Village Women's Institute celebrates 100 years of community life

Current members of Wheathampstead WI celebrate the institute's centenary.

Current members of Wheathampstead WI celebrate the institute's centenary. - Credit: Wheathampstead WI

The village of Wheathampstead has changed dramatically over the past century, but one institution has remained very much at the heart of community life over the decades - the WI.

Formed in 1921, Wheathampstead Women's Institute still meets on the second Wednesday of the month at the Mead Hall in the centre of the village.

The land on which the hall stands had been owned by the Admiral of the Fleet, Walter Talbot Kerr, since 1907, and was conveyed to William Beach Thomas on September 26 1919, before being handed over to the WI in 1932, with the first bricks laid for the Mead Hall on March 16.

It was administered by a committee of trustees, including Sir William, Messrs Paterson, Cobb, and Cory-Wright, with the condition of the gift that the constitution and rules of the National Federation of Women’s Institute were strictly adhered to. These were, fundamentally, to improve and develop conditions of rural life, with specific interest to the needs of women.

The foundations and laid for the building of the Mead Hall.

The foundations and laid for the building of the Mead Hall. - Credit: Wheathampstead WI

Records show that Lady Beach Thomas, Annie Cobb, and Peggy Cory-Wright were all part of the Women’s Institute during those early years. 

The Mead Hall was used by the War Department in 1942, as a Nursery School in 1963, and for many other “social, recreational and educational purposes” just as Sir Thomas requested. To date this is still the case, and the WI manages the hall for the local community and hires it out for different events.

The hall has undergone many changes over the years to keep in line current regulations, such as in 2019 when it was clad in UPVC to ensure the building lasts for future generations. 

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The Women’s Institute has evolved over the years but is still a place where women are able to come together and be a part of something.

Its activities have also changed. Records for 1936 mention a picnic at No-man’s-land and the need to mend the chairs with some material. A meeting in 1939 discussed allowing evacuees to use the hall for entertainment, and the next years aw talk about growing more food and making blackout curtains.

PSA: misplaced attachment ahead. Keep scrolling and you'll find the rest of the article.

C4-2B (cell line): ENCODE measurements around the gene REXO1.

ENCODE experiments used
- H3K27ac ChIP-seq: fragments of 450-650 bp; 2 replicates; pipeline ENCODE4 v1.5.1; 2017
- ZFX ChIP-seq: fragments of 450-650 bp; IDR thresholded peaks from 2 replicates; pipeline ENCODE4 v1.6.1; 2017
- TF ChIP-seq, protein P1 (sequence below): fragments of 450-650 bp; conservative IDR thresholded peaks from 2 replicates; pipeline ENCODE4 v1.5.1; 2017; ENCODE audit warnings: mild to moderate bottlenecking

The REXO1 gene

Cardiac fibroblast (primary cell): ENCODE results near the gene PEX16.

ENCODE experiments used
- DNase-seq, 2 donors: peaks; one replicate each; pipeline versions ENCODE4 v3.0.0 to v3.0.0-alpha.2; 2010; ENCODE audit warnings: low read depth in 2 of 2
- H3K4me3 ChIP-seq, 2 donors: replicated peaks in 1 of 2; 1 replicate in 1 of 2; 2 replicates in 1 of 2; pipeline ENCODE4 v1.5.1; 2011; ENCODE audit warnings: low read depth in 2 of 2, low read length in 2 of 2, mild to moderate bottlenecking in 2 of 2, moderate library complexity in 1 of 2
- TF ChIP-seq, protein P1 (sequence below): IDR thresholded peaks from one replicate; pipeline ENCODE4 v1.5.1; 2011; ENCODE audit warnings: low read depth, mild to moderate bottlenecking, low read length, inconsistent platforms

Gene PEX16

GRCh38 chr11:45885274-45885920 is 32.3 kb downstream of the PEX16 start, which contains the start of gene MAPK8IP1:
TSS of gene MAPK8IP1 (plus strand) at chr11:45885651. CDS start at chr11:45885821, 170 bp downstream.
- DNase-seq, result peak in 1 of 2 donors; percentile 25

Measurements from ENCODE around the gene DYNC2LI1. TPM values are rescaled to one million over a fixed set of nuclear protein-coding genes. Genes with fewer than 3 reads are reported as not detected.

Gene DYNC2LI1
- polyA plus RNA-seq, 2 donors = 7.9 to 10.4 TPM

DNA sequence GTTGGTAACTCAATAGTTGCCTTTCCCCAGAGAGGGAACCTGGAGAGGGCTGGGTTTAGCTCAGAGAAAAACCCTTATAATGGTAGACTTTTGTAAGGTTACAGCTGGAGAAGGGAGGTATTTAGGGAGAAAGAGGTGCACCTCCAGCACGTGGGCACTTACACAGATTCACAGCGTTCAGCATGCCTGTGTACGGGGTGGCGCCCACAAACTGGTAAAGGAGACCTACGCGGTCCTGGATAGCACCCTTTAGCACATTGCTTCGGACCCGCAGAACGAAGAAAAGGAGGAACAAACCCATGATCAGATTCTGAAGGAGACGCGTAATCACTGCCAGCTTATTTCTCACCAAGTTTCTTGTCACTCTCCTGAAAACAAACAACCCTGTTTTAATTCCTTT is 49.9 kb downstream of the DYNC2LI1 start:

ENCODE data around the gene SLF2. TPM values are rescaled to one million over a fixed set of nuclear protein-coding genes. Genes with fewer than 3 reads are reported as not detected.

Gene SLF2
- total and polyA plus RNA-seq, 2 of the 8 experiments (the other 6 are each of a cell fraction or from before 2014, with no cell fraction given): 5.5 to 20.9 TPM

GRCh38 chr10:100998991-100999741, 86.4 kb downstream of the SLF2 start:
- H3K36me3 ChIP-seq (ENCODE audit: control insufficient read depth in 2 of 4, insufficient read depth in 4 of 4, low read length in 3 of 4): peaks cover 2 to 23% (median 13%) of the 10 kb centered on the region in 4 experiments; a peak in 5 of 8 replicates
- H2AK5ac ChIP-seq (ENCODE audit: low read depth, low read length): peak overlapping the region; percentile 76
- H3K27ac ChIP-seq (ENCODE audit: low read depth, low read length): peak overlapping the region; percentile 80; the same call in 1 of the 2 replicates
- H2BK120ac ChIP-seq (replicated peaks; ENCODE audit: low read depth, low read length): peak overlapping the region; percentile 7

The hall was requisitioned by the army in 1941, with the piano left "for the use of the troops", and Land Girls were invited to meetings from 1942.

As the war came to an end in 1945 there were discussions on how the institute could “welcome back women from the services, it was hoped that those returning may join us and bring along useful suggestions from experiences of companionship they have found in the forces”. 

Wheathampstead WI meets in the Mead Hall in the village.

Wheathampstead WI meets in the Mead Hall in the village. - Credit: Wheathampstead WI

Since the war the institute has continued to change and activities have included regular performances/pantomimes put on by the members, car boot sales, and fundraising tables at village events including school fun day, outings, fashion shows.

Prior to March 2020 when the Covid pandemic hit it was arranging theatre trips, coffee mornings, social afternoons, craft events and afternoon teas. 

Secretary Karen Benomran said: "The past 18 months have been a trial for everyone, but in true Women’s Institute style we have pulled together and made sure that our members were regularly contacted, Zoom meetings were arranged and when possible, we had some socially distanced outside events.

"We have ensured that no one felt alone, and we have come back stronger for it, with our 100th birthday a fitting tribute to a very hard time."

WI members celebrated the centenary in style at the Aldwickbury Golf Club with a sit-down meal. 

If anyone is interested in joining the Wheathampstead Women’s Institute, contact them on